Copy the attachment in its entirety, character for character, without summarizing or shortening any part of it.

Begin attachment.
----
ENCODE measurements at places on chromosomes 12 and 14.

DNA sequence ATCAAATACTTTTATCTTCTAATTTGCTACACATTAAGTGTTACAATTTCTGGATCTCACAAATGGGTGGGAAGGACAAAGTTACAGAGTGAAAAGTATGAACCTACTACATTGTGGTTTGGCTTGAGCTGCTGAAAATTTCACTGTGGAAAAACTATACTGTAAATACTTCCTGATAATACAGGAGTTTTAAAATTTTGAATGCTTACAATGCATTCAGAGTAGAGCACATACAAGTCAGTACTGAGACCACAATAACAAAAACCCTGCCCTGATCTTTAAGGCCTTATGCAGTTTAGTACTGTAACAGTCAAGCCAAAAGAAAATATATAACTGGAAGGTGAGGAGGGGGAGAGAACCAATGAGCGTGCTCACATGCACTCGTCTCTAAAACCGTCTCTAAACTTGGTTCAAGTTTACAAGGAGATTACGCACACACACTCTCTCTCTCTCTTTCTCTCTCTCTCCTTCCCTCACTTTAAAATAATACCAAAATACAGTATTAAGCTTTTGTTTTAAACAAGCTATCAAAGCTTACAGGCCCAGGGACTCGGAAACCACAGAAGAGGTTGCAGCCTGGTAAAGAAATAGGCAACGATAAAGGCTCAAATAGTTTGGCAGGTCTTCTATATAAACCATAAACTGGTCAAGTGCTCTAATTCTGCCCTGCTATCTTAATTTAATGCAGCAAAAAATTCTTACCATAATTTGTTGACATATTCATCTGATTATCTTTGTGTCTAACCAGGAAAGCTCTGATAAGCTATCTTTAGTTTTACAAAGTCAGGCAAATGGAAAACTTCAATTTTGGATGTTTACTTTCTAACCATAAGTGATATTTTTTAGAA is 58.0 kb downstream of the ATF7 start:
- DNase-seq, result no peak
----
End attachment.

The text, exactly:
ENCODE measurements at places on chromosomes 12 and 14.

DNA sequence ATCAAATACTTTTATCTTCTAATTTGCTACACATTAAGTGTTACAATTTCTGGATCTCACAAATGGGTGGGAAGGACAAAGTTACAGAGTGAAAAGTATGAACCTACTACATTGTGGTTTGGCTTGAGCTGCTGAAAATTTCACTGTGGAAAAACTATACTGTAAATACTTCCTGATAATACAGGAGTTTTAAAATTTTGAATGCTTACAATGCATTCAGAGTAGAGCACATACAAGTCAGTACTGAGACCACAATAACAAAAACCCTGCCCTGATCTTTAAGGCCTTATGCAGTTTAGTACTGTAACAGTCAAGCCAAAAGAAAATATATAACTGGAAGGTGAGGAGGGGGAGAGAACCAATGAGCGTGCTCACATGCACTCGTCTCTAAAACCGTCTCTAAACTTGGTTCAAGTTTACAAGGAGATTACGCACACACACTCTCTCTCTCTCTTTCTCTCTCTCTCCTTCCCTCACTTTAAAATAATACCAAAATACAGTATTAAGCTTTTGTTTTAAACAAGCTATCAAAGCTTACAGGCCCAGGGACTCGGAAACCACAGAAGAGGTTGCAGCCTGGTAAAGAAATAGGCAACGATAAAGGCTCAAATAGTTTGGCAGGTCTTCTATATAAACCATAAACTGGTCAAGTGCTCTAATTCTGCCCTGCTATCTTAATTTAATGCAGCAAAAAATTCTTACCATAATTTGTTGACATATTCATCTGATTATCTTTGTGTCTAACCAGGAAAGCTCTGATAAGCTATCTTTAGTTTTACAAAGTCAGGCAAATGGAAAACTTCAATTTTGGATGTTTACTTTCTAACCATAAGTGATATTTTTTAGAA is 58.0 kb downstream of the ATF7 start:
- DNase-seq, result no peak